The Burren, the Cliffs of Moher & surrounding regions
The Burren, in North County Clare and parts of South County Galway covering an area of 160 square km, is unique - it is like no other place in Ireland. There are no bogs and very few pastures. Instead there are huge pavements of limestone called 'clints' with vertical fissures in the called 'grikes'.
Most of the drainage is underground in caves; but unless you are an experienced potholer these are not for you, as they are active, becoming flooded rivers in times of rain. You may explore The Burren underworld in comfort within the developed cave at Aillwee, near Ballyvaughan.
Bleak though the place may appear, man has settled here since the stone age. Evidence of his habitations and tombs are all around you; massive dolmens, wedge tombs and stone forts called cahers, (the homesteads of farmers of long ago), survive in various stages of preservation. Churches and castles indicate later periods of settlement.
The Burren is also famous for its plantlife. Limestone-loving plants such as foxgloves and rock roses grow here and rock's microclimates also nurture plants found in the Artic, Alpine and Mediterranean regions. Botanists have attempted to find out why, but no one has come up with a complete answer. Here too in The Burren, 26 of Ireland's 33 species of butterfly have been recorded, including its very own, the Burren Green.
Many of the views around The Burren are truly spectacular. You won't forget Corkscrew Hill and its vista across Galway Bay; or the journey around Black Head or the view from Ballinalacken Hill across to the Aran Islands.
The area is remarkably similar to a moonscape but features amazing foiliage and wildlife. The word 'Burren' is derived from gaelic meaning 'stoney place', it is about 200-300 metres above sea level at the north and about 100 metres in the south with the highest area being the shale capped 'Sleive Elva'at 345 metres above sea level.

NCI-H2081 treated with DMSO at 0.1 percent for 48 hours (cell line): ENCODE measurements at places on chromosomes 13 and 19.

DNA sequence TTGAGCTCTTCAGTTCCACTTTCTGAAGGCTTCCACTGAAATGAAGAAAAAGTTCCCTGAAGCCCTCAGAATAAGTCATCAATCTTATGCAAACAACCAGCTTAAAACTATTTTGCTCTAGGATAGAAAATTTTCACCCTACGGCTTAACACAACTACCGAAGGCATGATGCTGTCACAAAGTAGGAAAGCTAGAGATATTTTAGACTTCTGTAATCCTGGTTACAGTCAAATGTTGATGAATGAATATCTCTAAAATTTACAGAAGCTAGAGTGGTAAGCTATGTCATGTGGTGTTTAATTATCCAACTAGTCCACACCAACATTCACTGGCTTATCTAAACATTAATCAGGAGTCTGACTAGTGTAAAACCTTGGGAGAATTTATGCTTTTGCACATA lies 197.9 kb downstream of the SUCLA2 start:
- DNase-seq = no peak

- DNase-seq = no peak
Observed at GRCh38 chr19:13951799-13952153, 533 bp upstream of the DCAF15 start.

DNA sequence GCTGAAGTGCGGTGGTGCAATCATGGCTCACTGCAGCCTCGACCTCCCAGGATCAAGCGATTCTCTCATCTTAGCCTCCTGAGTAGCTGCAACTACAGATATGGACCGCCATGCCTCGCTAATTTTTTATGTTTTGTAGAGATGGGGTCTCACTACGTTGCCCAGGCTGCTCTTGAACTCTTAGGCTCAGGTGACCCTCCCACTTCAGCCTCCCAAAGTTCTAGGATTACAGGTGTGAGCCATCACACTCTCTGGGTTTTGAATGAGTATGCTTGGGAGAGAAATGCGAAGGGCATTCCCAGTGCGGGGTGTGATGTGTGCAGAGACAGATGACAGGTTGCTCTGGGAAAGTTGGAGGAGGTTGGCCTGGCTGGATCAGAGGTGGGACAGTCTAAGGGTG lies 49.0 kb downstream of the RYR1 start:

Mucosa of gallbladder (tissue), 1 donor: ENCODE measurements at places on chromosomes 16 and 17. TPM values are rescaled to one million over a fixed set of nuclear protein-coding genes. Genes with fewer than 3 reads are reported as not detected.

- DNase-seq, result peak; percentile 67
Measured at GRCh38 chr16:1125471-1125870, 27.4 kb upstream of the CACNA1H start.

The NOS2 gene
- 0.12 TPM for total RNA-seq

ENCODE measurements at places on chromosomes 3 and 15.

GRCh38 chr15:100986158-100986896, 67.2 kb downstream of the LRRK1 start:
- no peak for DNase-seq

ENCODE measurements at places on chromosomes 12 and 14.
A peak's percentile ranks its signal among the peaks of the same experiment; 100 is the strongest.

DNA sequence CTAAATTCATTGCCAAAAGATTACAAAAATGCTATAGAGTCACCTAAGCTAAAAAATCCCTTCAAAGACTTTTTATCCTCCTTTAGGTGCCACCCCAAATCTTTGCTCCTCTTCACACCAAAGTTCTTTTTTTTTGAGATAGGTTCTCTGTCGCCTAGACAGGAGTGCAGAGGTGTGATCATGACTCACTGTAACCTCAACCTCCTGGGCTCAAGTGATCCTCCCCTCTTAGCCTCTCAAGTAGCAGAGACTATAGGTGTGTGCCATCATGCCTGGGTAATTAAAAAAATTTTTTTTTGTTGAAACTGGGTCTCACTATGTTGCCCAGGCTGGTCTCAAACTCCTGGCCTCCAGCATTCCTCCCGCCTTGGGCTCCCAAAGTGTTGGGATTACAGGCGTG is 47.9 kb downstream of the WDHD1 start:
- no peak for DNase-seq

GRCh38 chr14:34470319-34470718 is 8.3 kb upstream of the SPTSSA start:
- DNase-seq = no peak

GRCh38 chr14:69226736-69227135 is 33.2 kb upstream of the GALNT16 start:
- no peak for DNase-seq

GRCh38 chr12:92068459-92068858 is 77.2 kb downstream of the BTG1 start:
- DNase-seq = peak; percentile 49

The Burren was under a tropical ocean over 360 million years ago, the result being the area covered with limestone, it was tectonic movement that raised an area of this ancient seabed into a magnificent plateau that we now know as 'The Burren'. The Ice Age ploughed through the area widening the river valleys and leaving behind boulder clay. It was after the Ice Age that the landscape went through periods of tundra and may have even been wooded, evidence suggests that early settlers cut down the forest, and allowed the soil to be eroded away, this has happened in many of the worlds karst regions. Centuries of weathering has produced a terrain of fissured limestone pavements, disappearing lakes, terraced mountains, and underground cave systems, the most famous of which is Aillwee cave.
Aillwee Cave is near Ballyvaghn and is one of Irelands oldest caves, it would have been formed when the landscape of the burren was very different from what it is today. Another cave is Pol an Ionain, near Ballynalackan, to explore this cave you will have a low stoney crawl in water, however the light at the end of the tunnel is a large chamber in which you will find a large stalactite hanging from the roof and at 6.7 metres long, probably the largest in the world.
Springs and wells supply almost all the water used on the Burren. The Killeanyspring near Lisdoonvarna is used to supply water over a wide area. The tourist centre of Ballyvaghan uses water from springs on the mountains nearby and from a bored well just outside the town. Corofin, another tourist attraction uses water from Lough Inchiquin, which is fed largely by spring waters from the Burren plateau.
The Cliffs Of Moher
The Cliffs are 8kms long 214m high. The tower at the cliffs was built by Cornelius O'Brien, a descendant of Brian Boru, the High King of Ireland. From here one can easily view the cliffs, the Aran Islands, and Galway Bay as well as the Twelve Pins and the Maum Turk mountains to the north in Connemara and Loop Head to the south.